How much VRAM is enough for gaming?
“How much VRAM do I need for gaming in 2019?” This is the most common question comes in your mind while purchasing a new graphics card. Whenever a new GPU launched, it comes with different VRAM variants such as 2GB, 3GB, 6GB, 8GB or up to 12GB. Higher memory means a higher price. But is that video memory that much effective while gaming that it cost you extra more bucks for extra memory?
Well, VRAM has its own some types such as GDDR3, GDDR4, GDDR5, GDDR5X, etc. The NVIDIA RTX 2080ti is the latest and most powerful GPU right now, and it using 11GB GDDR6 type memory. Typically the video memory based on DDR technology.
Before dive further let’s know:
What is VRAM?
Well, VRAM is a specialized version of DRAM or dynamic RAM. As your normal system RAM helps to CPU fed with data, similarly VRAM keeps GPU fed with data it needs to render images on the monitor. The video memory used to store frame buffer, lighting information, and other game assets, etc. The VRAM section is placed right next to the GPU on the PCB. Because of that, It’s much faster to pull off the data for the GPU rather than from your system memory.
Some factor that can affect GPU VRAM directly
1. The resolution of your monitor
Most of you guys probably gaming on a full HD(1920×1080) monitor. Games are rendered at 32bit color depth. 32bit per pixel(8 bit for each red, green, blue and alpha ) on a 1920×1080 monitor so that 32 x 1920 x 1080 = 6,63,55,200 bits. So a single frame is about 8.3Mb. This 8.3 Mb image data is stored in video memory before rendering the image. As the resolution goes high the image size getting bigger.
also read: Monitor buying guide
Anti-aliasing is sort of a technique that helps to smooth out the edges of an image. The system renders more pixels to reduce the jaggedness. And this impacts quite a lot more in video memory.
3. Graphics settings of your game
All games have graphics settings you can customize as you wish. Some games come with ultra graphics and some with decent graphics. High graphics, high texture, realistic shadows, special lighting effect this all looks awesome but it also causes a higher VRAM usage. Higher the graphics setting higher the memory usage for store the data. All though you can low your settings to reduce usage.
These three are the major factor which impacts the VRAM of a GPU. But exacts how much memory is actually enough? what’s the exact amount? Well, it depends on what types of games do you play. Low poly game or any indie games such as Minecraft or Rocket league requires different requirement than a AAA title.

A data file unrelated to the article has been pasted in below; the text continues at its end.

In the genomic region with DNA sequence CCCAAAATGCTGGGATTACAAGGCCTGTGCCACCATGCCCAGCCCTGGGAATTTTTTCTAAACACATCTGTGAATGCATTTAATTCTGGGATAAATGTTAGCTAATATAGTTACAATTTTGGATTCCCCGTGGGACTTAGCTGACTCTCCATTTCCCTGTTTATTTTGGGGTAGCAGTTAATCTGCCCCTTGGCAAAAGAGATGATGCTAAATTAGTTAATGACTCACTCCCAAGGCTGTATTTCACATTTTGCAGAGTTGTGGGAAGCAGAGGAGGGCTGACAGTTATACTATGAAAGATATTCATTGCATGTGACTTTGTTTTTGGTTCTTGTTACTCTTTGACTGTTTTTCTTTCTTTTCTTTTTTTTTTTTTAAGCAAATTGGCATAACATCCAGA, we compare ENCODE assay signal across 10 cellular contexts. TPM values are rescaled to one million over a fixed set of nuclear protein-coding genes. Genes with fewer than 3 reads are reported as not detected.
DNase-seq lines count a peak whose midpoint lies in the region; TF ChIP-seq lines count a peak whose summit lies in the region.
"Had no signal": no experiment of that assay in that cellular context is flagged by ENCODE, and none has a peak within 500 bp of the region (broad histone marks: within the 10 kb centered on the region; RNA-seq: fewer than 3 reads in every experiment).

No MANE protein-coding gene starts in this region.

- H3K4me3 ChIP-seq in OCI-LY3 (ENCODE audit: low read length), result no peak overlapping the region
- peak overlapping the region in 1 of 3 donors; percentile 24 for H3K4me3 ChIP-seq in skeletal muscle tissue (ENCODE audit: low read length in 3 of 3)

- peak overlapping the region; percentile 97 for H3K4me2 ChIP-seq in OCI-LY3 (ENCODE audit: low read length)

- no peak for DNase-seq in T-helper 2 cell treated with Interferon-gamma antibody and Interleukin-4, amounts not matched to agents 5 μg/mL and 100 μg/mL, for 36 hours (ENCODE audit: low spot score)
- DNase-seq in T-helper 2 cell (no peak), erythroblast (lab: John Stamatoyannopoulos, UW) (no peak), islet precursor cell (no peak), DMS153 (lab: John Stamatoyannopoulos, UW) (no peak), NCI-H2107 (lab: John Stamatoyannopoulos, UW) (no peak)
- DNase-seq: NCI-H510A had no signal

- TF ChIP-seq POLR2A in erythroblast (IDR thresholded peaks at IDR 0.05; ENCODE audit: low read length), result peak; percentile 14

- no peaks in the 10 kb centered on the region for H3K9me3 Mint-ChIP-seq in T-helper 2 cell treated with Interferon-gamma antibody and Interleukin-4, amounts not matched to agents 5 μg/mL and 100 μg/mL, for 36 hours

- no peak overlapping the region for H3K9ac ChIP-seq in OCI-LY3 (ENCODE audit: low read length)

All the games with high graphics, high textures, details, and shadows will impact more in VRAM than some low graphics games. Back in some decades 2GB or 3GB was enough. But as the developers making these games with more and more details, the required VRAM also increasing to store high texture, shadows, etc. The games which are not well optimized are going to fill up larger VRAM.
Some myths about VRAM
- Lots of people think SLI or Cross-fire will double the amount of memory. If you put two GTX 1080 8GB in SLI, it will not gives you 16GB video memory;
- You cannot SLI with two different GPUs with different VRAM. On the other hand, AMD’s cross-fire does give some flexibility but the VRAM amount will still the same;
- More video memory means always more performance. But also not having enough memory can cause a serious frame drops and rendering issues.
Before buying any GPU keep in mind, the GPU vendors(MSI, ASUS, Gigabyte) uses some common sense to how much memory needs to put on. A high-end GPU (RTX 2080 or RTX 2080ti) that can run games at ultra settings isn’t going to come with 512Mb VRAM. Because the GPU has enough power to render those high textures and details and needs higher memory to store them.
On the other hand, there is no point, putting 3GB or 4GB VRAM on a low-end GPU. Because the GPU itself is not capable of rendering high-graphics and that much memory is kinda useless.
So, how much exact memory required for gaming? Well, there is no clear-cut answer. As I said before it depends on which games do you like to play. Do You play casual games, lightweight games that don’t require heavy GPU or you like to play AAA high graphics games with extra details? Of course, a higher VRAM and a decent powerful GPU can run almost all games but there’s also budget factor comes in.
As the gaming evolving, the developers making more such games require a better video memory. For reference, I would say right now in 2019( if you read this some years later ) 4GB-6GB VRAM graphics card will be a better choice. If you can go higher, it definitely won’t disappoint you. But if you don’t, still 4GB-6GB is well enough for the next 2-3 years.